The partnership between humanitarians Karla Leopold, art therapist, and Sister Judith Brun, founder of Neighbor’s Keeper, a nonprofit group in Baton Route, Louisiana, has been years in the making. First meeting as child well-being responders after Hurricane Katrina’s devastating impact on New Orleans, they quickly bonded in service of softening the impact on families.
Soon after the hurricane’s devastation, Baton Rouge grew into ground zero at Renaissance Village, FEMA’s largest trailer camp, Leopold and Sister Judith working in tandem again. Initial estimates report more than 600 child evacuees were housed with their families in substandard trailers riddled with mold.
Engaged by the Community Initiative Foundation, the American Art Therapy Association began sending scores of volunteer art therapists in an effort to help mitigate child trauma continuously for more than 10 years.
Take Care Baton Rouge is currently focusing on reducing generational poverty through neighborhood rejuvenation with specific attention to pregnant women, after care and infants. According to a recent broadcast on NPR, in the U.S., black babies die at more than two times the rate of white babies. According to the Center for Diseases Control, black mothers die more than three to four times the rate of white mothers after giving birth.
Leopold, a master knitter, travels to Baton Rouge twice annually since the floods. “Knitting became a big thing in Renaissance Village and the knitting theme has continued to grow into community knitting. There’s a little boy who once said to me, ‘I love to knit. I can make something out of northing and when I can’t sleep, I pretend to knit and it clears the mind.’ Knitting becomes the bridge between traumatized survivors that provides the vehicle to educate,” said Leopold.
Sister Judith adopted the small, low-income community of Highland Farms endeavoring to rehab the swollen town post-Katrina. Due to breakdowns in the fabric of family resulting from poverty and relocation, Sister Judith came to understand that young women are in need of nurturing into motherhood.
Blue Cross Blue Shield Louisiana has joined as a sponsor, permitting Sister Judith to recently hire a doula to assist birthing. The women of the National Association of Women Artists generously provided knitting supplies and Leopold’s role is to continue her commitment to incorporate the arts into the community.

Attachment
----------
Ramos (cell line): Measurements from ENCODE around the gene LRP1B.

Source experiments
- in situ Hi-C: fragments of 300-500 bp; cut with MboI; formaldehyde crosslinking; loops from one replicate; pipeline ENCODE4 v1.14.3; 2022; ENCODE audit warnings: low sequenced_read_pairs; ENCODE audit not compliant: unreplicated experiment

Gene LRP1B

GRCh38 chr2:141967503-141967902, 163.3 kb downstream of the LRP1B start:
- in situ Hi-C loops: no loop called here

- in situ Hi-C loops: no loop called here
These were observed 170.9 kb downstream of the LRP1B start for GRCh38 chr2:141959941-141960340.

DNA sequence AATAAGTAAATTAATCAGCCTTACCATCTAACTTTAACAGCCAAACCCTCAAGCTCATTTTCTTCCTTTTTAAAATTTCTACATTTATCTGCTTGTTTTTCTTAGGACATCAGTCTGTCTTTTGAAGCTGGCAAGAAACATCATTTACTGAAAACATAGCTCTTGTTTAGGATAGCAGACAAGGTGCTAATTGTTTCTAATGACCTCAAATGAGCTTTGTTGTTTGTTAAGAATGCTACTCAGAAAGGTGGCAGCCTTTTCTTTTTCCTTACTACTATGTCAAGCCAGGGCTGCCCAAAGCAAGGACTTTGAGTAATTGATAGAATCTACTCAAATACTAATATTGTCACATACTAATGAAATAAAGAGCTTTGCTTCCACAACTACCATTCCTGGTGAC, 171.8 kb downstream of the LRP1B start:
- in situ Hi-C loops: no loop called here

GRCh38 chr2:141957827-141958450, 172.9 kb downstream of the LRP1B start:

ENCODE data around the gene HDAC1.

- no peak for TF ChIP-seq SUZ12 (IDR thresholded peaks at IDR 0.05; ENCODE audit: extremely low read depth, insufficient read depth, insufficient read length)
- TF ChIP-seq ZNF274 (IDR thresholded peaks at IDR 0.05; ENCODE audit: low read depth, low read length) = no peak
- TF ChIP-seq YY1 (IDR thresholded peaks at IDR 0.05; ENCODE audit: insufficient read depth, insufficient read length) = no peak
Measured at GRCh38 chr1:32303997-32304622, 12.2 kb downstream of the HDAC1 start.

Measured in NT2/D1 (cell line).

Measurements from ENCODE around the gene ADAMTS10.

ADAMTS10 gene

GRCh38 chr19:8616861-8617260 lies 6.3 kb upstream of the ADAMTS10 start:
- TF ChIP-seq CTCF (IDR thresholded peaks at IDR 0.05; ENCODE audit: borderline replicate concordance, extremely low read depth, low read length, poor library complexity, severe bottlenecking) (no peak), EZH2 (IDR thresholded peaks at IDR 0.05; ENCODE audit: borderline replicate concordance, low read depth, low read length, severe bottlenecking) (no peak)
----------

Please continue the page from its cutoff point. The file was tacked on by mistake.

This is the project: Communities are invited to knit or crochet 6-inch blanket squares. Together, the new mothers will be taught how to craft personal baby blankets by picking from the assortment of knitted or crocheted squares the artists provide.
“Please ask anyone you know who knits or crochets to join this wonderful project,” Leopold requests. “We will become partners to those who have so little in a fun creative manner. With our efforts to knit and crochet these squares, we will be providing added love and caring for the new mothers and their infants in Baton Rouge, Louisiana.
“Instructions: Use washable yarn either DK or Worsted weight of any colors. The 6-inch squares can be created in any stitch pattern of your choice. Mardi Gras and Carnival colors of Purple, Gold and Green are favored by most Louisianans.
“There are numerous ways to create your 6-inch squares. I encourage you to explore various stitch patterns while creating your squares. There are numerous sites on the internet with beautiful crocheting and knitting patterns for 6-inch squares.
“Happy Creating.” For questions, contact at email@example.com or www.KarlaLeopold.com
Mail or deliver to: Karla Leopold, PO Box 1903, 52540 Idyllmont Road, Idyllwild, CA 92549, or Sister Judith Brun, 304 Laurel St 3D, Baton Rouge, LA 70801.
Also, artists may drop off finished projects to Debbie Sheppard at Show Time Video.